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TFR violations cut in halfTFR violations cut in half

NORAD thanks AOPA for its role

The number of general aviation violations of temporary flight restrictions (TFRs) has dropped by 50 percent since 2009, and the head of the North American Aerospace Defense Command (NORAD) is thanking AOPA for its role in reducing the number of incursions.
The number of general aviation violations of temporary flight restrictions has dropped by 50 percent since 2009.

In a letter received May 17, Adm. William Gortney, the outgoing NORAD commander, thanked AOPA President Mark Baker for the association’s successful efforts to reduce the number of violations of special-use airspace and the resulting NORAD intercepts, saying, “together we have made amazing progress.”

AOPA has long taken an active role in trying to reduce the number of TFR violations by working closely with the FAA and military to raise public awareness of TFRs, alerting AOPA members to TFRs in their areas, and advocating for cutouts for small airports to allow operations to continue safely near TFRs for VIPs.

“No pilot wants to violate a TFR or be intercepted by a military aircraft, so we work hard to inform our members and the whole GA community about the times and locations of restrictions,” said Nobuyo Sakata, AOPA director of aviation security. “We send alerts, provide airspace depictions, post information on our website, and include it in electronic newsletters. But we’re also working hard to improve the system, reduce errors, and ensure that pilots have reliable access to the information they need.”

AOPA is co-chairing an RTCA industry-government committee that will issue comprehensive recommendations for improving TFRs, including addressing errors in graphical depictions and improving user friendliness. The panel, which includes FAA subject matter experts, flight app providers, TFR originators, and human factors experts, will also make recommendations for how TFRs can be better integrated with cockpit technology. The committee is scheduled to submit its recommendations to the FAA in the first quarter of 2017.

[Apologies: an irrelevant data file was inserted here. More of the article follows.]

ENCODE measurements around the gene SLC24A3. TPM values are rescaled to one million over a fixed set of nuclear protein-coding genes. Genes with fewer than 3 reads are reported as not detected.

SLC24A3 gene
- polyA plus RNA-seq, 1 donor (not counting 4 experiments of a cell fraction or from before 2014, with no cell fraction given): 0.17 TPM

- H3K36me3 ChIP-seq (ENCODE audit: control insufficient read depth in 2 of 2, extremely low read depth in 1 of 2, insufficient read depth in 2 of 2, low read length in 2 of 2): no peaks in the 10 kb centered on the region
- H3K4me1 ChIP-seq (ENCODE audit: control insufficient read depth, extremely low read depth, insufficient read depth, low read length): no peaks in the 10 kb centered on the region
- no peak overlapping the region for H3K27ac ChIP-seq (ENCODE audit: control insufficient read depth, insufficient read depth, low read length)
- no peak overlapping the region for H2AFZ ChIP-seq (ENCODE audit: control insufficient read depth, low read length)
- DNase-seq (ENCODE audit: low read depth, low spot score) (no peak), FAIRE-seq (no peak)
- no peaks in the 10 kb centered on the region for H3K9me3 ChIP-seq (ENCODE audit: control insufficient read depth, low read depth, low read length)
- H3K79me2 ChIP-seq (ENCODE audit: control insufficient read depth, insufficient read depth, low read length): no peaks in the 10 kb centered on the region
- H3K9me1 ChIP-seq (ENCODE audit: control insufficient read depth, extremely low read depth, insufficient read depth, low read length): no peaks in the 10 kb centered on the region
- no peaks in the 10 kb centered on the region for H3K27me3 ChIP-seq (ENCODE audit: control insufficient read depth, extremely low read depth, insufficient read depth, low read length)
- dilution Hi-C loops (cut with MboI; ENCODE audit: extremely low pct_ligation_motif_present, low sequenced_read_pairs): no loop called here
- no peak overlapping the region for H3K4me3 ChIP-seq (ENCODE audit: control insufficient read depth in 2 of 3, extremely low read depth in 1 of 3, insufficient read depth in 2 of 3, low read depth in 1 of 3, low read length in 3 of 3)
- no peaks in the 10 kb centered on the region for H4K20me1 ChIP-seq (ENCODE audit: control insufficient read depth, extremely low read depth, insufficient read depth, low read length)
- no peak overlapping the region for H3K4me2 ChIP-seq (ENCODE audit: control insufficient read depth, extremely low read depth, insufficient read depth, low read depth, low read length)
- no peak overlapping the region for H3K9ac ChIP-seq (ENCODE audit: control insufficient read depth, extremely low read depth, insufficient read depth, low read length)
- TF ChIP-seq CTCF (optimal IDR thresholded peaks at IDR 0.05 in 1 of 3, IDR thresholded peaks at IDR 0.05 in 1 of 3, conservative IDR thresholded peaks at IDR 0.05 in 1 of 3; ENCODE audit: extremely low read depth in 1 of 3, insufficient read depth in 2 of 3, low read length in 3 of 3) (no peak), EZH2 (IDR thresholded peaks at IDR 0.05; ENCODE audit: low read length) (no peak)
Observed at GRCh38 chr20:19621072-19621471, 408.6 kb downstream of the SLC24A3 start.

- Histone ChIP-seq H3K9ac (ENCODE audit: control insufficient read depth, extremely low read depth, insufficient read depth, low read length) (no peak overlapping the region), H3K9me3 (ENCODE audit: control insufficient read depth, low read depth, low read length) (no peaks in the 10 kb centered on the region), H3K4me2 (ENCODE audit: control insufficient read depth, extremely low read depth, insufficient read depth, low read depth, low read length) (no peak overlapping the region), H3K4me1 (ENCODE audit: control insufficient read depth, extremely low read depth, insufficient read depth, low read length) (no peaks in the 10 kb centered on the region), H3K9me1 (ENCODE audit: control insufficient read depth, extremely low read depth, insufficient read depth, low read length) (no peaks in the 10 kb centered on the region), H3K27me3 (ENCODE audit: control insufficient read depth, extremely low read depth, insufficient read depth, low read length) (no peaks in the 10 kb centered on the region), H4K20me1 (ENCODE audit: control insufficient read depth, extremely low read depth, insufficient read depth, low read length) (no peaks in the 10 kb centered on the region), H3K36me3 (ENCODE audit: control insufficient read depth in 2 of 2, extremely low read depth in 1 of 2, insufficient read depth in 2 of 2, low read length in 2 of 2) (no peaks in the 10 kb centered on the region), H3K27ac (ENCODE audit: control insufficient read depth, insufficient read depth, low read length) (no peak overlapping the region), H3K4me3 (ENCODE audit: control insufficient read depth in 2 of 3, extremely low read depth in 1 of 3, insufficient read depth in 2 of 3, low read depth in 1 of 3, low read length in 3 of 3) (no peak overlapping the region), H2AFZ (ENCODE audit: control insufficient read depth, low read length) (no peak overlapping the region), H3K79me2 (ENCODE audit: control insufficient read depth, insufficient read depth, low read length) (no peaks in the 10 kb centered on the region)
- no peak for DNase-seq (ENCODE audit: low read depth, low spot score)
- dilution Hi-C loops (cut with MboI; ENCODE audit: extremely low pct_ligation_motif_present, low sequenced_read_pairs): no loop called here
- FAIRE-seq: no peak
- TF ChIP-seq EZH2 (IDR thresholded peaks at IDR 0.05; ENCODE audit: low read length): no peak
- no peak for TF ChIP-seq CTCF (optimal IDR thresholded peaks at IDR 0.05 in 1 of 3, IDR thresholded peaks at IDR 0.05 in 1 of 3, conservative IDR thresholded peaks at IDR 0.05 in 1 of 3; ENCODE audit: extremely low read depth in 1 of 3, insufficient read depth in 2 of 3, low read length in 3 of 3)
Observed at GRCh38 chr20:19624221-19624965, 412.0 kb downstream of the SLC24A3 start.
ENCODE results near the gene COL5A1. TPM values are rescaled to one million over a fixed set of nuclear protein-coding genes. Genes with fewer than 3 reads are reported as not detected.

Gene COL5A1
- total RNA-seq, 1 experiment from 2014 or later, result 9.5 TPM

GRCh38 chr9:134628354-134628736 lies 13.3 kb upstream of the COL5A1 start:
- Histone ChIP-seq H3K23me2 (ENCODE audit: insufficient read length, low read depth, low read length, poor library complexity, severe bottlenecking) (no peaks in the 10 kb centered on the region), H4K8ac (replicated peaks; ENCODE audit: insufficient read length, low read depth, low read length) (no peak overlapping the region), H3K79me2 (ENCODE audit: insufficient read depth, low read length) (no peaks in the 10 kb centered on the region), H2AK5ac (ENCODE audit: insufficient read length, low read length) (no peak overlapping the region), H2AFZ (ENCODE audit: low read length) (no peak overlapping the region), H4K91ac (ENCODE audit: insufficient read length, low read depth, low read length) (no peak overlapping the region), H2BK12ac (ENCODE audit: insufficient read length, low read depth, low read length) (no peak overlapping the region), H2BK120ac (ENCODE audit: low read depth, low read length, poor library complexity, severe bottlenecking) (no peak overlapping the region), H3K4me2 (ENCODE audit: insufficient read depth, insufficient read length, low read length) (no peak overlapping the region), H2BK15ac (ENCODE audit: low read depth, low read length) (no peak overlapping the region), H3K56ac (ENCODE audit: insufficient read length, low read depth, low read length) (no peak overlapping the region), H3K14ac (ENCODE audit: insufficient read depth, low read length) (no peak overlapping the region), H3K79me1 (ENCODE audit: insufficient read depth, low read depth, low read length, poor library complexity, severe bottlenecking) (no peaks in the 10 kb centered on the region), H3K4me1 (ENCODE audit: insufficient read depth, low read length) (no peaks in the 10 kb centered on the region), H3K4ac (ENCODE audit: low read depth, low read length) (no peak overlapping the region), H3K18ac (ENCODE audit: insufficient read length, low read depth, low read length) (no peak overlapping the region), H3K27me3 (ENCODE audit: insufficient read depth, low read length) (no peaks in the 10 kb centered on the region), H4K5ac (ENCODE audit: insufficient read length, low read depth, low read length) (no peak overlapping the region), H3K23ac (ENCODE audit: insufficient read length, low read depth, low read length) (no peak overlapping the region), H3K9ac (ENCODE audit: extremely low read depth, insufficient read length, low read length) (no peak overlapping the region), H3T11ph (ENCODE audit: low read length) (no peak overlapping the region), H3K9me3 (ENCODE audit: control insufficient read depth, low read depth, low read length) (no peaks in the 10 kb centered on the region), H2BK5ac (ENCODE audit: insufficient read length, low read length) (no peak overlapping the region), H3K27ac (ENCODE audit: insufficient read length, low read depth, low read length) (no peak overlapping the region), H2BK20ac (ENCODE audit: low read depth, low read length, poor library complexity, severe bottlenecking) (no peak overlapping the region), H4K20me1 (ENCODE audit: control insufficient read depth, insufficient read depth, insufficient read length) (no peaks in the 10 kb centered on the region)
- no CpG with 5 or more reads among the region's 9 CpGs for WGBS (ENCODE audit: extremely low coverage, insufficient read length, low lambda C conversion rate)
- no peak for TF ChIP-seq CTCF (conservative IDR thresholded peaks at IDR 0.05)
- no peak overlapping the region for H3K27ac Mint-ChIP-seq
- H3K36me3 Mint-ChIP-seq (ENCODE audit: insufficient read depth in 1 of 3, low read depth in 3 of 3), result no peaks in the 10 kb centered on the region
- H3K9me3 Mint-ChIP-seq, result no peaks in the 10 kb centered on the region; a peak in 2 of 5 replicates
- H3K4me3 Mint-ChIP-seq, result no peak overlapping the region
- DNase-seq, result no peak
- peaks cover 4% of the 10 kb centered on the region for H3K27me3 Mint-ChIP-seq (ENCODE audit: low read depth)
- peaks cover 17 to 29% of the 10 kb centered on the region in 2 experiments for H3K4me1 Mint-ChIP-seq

TFRs are issued through the notam system, and pilots may be required to sift through hundreds of notams for any planned flight. AOPA is working with the FAA to ensure that important notams, like TFRs, are highlighted so users have less chance of missing one.

To further improve notams, the FAA will be transitioning to a modernized system later this year. The new Federal Notam System will replace technology that has been in place for more than 30 years. The replacement system, which is scheduled to go live in September, will allow greater automation and make it possible to issue more notams digitally so they can be geo-referenced and graphically depicted on charts.

The FAA’s Notam Search website is replacing PilotWeb, which will sunset after the transition of the notam system this September. Notam Search offers several improvements like filtering and searching to help pilots see the notams important to their route of flight. Further improvements are being planned for this web tool to help pilots sift through the many notams that may be applicable to their flight.

“We fully support the move toward the modernized notam system,” said Rune Duke, AOPA director of airspace and air traffic. “Not only will it make it easier for users to identify important notams, it will also make it easier for them to see airspace restrictions and stay out of trouble—and that’s better for everyone.”

Elizabeth Tennyson

Elizabeth A Tennyson

Senior Director of Communications
AOPA Senior Director of Communications Elizabeth Tennyson is an instrument-rated private pilot who first joined AOPA in 1998.
Topics: Advocacy, Security, Airspace

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